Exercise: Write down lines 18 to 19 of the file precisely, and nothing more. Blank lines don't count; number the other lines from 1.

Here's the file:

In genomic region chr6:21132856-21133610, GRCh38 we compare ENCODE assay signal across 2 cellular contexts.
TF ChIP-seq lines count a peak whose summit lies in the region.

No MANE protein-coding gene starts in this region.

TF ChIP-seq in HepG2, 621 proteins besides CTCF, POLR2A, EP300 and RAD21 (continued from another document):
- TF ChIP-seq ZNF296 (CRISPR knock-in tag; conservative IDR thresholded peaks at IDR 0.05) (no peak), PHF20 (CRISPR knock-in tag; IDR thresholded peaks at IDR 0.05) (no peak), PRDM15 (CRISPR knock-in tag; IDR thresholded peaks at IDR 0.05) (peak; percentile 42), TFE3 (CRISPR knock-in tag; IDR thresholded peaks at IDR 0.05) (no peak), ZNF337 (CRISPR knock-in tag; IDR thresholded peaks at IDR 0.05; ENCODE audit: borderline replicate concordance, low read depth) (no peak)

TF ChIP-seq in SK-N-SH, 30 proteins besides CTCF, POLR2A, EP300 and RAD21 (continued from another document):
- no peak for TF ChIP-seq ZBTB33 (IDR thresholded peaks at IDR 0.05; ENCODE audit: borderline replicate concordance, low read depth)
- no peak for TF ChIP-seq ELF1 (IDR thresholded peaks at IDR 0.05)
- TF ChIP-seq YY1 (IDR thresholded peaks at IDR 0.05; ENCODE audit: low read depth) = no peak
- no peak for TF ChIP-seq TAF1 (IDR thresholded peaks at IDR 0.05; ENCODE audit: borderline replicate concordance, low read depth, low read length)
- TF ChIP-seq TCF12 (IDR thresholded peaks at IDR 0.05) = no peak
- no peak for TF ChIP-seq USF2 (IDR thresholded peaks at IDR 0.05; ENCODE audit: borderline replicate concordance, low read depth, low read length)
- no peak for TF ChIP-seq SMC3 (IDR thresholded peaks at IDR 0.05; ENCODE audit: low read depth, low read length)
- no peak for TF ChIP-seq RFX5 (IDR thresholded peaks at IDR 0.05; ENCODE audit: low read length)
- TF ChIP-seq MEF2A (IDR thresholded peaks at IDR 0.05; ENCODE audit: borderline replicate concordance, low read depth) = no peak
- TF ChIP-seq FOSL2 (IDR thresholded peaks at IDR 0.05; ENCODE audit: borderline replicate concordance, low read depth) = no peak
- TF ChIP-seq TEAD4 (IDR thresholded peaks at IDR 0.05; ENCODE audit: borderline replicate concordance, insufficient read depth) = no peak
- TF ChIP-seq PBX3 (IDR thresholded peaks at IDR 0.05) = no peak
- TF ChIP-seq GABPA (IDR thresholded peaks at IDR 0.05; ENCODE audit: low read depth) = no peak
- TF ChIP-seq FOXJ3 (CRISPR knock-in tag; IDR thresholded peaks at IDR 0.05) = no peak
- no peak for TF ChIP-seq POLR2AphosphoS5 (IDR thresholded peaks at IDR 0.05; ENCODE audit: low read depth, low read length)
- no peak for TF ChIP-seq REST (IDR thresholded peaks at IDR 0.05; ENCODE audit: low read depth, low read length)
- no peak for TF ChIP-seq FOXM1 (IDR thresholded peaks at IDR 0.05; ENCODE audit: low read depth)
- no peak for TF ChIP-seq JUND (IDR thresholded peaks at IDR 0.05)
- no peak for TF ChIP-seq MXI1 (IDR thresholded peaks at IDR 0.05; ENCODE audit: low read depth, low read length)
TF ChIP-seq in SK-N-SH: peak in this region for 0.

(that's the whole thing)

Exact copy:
- TF ChIP-seq PBX3 (IDR thresholded peaks at IDR 0.05) = no peak
- TF ChIP-seq GABPA (IDR thresholded peaks at IDR 0.05; ENCODE audit: low read depth) = no peak